GDPR’s Right To Restrict /Object To Processing: Paper vs Digital Consent

Salman Kasbati
Written By
Salman Kasbati
December 4, 2017

Taking physician consent has been there for a while under the EU transparency disclosure requirements. With the GDPR coming into effect soon, the need to acquire consent has now become more intense and with a much broader scope. Now, the scope applies to:

  1. Employees
  2. Patients
  3. HCPs and others

For not just transparency disclosure reporting, but also:

  • Clinical trials data
  • ERP and CRM data
  • Expense reporting and financial data
  • HRMS and other kinds of data

Lawfulness of processing according to Article 6(1) will be considered true if (unless there are exceptions):

the data subject has given consent to the processing of his or her personal data for one or more specific purposes; 

The right to restriction of processing, as per Article 18 includes:

Where processing has been restricted under paragraph 1, such personal data shall, with the exception of storage, only be processed with the data subject’s consent or for the establishment, exercise or defence of legal claims or for the protection of the rights of another natural or legal person or for reasons of important public interest of the Union or of a Member State. 

And finally, the right to object, as per Article 21 includes:

The data subject shall have the right to object, on grounds relating to his or her particular situation, at any time to processing of personal data concerning him or her which is based on point (e) or (f) of Article 6(1), including profiling based on those provisions. The controller shall no longer process the personal data unless the controller demonstrates compelling legitimate grounds for the processing which override the interests, rights and freedoms of the data subject or for the establishment, exercise or defence of legal claims. 

All of this requires preparation in a way that the coverage across different data subjects and across different types of data and systems is a must. The consent needs to be:

  • Freely given; cannot withhold service
  • Informed
  • Specific to each processing operation
  • Unambiguous. Clear statement or affirmative action
  • Just as easy to withdraw as to give

Many life sciences organisations are right now managing consent through paper-based manual process. With GDPR coming into effect, retaining to manual process raises the risk-of-penalties bar pretty high. It is very risky and not advisable anymore, especially for larger organisations (where 4% of annual global turnover > 20 mil euros), to manage all those affiliates and entities in all those countries and languages through manual processes. With increased activity around consent (provide, revoke, etc.), paper based process is bound to become cumbersome and eventually unmanageable.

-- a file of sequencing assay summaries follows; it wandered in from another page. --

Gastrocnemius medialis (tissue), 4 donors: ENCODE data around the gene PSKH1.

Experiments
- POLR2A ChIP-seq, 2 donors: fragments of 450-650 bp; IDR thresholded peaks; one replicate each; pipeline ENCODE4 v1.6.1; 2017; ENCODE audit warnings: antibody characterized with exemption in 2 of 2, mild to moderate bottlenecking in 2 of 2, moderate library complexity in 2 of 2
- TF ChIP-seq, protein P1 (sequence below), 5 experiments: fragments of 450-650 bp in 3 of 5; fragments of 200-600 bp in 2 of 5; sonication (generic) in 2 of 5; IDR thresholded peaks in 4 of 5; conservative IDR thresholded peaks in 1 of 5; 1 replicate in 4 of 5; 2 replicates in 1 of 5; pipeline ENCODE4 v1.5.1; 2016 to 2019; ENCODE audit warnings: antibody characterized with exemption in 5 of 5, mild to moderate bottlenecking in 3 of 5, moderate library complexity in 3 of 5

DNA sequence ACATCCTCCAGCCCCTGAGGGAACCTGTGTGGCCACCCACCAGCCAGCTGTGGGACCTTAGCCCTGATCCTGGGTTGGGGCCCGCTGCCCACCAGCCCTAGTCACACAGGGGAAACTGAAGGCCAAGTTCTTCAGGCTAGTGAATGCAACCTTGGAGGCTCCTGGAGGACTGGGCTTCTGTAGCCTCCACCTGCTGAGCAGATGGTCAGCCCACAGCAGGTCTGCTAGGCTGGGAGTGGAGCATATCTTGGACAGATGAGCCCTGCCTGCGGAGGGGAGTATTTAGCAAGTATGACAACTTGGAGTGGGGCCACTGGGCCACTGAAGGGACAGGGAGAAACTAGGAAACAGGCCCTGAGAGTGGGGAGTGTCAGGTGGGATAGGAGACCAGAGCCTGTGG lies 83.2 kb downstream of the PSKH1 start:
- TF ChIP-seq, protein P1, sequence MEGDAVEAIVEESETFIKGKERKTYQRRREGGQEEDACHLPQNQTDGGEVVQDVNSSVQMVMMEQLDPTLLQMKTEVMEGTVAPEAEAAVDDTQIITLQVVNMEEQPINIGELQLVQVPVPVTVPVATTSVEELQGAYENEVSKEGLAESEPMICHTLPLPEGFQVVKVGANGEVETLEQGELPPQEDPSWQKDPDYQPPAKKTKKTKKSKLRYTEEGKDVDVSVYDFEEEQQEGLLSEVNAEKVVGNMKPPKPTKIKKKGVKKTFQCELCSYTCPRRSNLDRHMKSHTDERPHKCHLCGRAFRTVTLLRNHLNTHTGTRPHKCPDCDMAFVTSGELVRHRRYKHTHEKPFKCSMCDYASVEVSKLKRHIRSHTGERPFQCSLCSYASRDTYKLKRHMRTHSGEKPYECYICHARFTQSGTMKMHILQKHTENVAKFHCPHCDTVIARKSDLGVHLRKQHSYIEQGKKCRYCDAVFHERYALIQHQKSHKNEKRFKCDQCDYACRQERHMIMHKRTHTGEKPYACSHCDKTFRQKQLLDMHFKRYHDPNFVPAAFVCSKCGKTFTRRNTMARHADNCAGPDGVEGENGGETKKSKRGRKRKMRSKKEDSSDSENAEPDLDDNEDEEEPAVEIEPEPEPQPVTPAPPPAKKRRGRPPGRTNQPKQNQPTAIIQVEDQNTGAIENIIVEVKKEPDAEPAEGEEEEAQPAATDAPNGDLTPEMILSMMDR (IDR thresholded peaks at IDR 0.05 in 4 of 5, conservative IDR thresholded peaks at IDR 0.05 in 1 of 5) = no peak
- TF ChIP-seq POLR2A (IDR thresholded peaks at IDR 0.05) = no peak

There is surely a need of a technology that:

  1. Does not introduce a pain in itself to replace the manual process. In other words, it should be an easy transition. Provides co-existence with the existing processes
  2. Does 60-70% of the work through built-in preset capability so that it provides instant value and then has a customisable framework available
  3. Is flexible to the needs of all the countries, languages, cultures and also adjustable to customised requirements. Especially for larger organisation, it cannot be a one-size-fits-all solution
  4. Provides instant control, publishing and revocation facilities with centralisation and decentralisation capabilities. Has the flexibility to customize business rules e.g. general consent, consent until a particular period
  5. Allows cherry-picking on certain purposes for consent and ability to define and manage legitimate purposes
  6. Is flexible enough to cater to the needs and challenges of different types of data subject personalities. This will be a crucial feature to make the implementation successful

Technology has always been a driver of change in many organisations, for better most of the time. It has always helped many individuals within an organisation by making the processes efficient, effective and less error prone. I believe automating consent management under the GDPR would be a huge advantage for organisations who want to stay far from the huge penalty risks.

Salman Kasbati

About the Author

Muhammad Salman Kasbati is the COO at qordata. Before he joined qordata, he was the Director - Software & Consulting Services, and then Partner at Streebo. With a background in software development spanning over 16 years, his projects have served clients in energy, banking and the life sciences industry. He has led software projects at LMKR, CresSoft, and Avanza Solutions.